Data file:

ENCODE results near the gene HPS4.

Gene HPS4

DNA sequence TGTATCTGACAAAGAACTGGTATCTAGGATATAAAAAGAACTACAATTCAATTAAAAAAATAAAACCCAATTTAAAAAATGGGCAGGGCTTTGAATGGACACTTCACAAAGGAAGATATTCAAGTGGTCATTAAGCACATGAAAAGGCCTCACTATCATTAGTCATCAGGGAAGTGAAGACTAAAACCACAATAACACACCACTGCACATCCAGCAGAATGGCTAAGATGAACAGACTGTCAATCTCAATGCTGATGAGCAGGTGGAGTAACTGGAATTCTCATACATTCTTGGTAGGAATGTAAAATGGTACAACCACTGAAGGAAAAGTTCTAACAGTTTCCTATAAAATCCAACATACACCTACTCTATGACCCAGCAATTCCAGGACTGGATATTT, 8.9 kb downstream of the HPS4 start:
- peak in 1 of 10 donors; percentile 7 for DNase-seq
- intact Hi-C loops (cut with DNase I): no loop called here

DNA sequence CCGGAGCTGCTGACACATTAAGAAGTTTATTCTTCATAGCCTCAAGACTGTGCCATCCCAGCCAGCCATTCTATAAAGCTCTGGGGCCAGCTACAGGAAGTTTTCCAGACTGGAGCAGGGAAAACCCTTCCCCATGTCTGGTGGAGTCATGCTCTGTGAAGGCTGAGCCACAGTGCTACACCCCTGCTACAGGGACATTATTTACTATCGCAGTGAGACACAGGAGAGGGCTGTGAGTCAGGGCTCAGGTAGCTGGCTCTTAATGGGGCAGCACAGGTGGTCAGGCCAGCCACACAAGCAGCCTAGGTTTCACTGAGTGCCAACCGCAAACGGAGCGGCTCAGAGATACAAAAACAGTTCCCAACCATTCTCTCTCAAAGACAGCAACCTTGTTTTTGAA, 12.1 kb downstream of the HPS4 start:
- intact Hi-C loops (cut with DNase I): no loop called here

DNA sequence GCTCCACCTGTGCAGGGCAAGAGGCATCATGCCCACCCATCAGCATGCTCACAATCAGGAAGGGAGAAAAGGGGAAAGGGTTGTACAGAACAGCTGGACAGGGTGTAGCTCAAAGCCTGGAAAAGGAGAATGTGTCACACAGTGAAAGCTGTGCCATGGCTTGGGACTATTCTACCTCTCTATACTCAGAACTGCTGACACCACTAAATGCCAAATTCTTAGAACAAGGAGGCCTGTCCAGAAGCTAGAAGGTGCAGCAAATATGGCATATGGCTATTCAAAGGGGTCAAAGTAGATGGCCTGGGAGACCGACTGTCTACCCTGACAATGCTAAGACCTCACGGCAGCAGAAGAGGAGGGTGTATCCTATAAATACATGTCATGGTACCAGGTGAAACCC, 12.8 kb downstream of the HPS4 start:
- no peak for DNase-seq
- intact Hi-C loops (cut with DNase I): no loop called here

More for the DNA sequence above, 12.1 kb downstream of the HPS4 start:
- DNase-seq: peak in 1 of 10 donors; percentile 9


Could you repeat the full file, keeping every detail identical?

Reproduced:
ENCODE results near the gene HPS4.

Gene HPS4

DNA sequence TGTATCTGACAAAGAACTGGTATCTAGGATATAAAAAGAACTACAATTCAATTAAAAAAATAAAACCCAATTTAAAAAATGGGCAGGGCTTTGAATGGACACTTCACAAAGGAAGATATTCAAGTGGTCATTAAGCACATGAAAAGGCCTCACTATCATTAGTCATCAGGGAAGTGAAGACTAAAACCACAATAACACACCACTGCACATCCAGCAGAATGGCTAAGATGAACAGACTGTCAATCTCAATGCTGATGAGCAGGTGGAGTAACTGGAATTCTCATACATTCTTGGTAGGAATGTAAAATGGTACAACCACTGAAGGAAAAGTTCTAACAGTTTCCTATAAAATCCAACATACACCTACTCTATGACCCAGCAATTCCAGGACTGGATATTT, 8.9 kb downstream of the HPS4 start:
- peak in 1 of 10 donors; percentile 7 for DNase-seq
- intact Hi-C loops (cut with DNase I): no loop called here

DNA sequence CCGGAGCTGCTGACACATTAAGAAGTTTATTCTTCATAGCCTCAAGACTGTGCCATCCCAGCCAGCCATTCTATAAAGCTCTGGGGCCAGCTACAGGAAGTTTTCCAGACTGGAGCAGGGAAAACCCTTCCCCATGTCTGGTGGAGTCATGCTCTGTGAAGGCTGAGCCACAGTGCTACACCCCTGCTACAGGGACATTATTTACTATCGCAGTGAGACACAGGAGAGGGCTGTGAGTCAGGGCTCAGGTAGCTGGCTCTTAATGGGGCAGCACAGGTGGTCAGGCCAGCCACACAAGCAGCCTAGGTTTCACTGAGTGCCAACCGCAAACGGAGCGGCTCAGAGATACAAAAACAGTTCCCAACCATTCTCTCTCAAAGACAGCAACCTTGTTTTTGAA, 12.1 kb downstream of the HPS4 start:
- intact Hi-C loops (cut with DNase I): no loop called here

DNA sequence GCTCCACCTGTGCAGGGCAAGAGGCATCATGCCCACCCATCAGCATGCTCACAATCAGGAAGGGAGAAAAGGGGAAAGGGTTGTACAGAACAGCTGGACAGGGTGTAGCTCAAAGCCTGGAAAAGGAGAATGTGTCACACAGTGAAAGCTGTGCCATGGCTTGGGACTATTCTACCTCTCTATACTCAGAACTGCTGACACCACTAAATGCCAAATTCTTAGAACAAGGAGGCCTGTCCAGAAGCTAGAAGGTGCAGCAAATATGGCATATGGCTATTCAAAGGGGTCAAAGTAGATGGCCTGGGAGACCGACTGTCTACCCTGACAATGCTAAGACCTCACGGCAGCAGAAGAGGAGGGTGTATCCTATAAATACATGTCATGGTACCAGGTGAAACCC, 12.8 kb downstream of the HPS4 start:
- no peak for DNase-seq
- intact Hi-C loops (cut with DNase I): no loop called here

More for the DNA sequence above, 12.1 kb downstream of the HPS4 start:
- DNase-seq: peak in 1 of 10 donors; percentile 9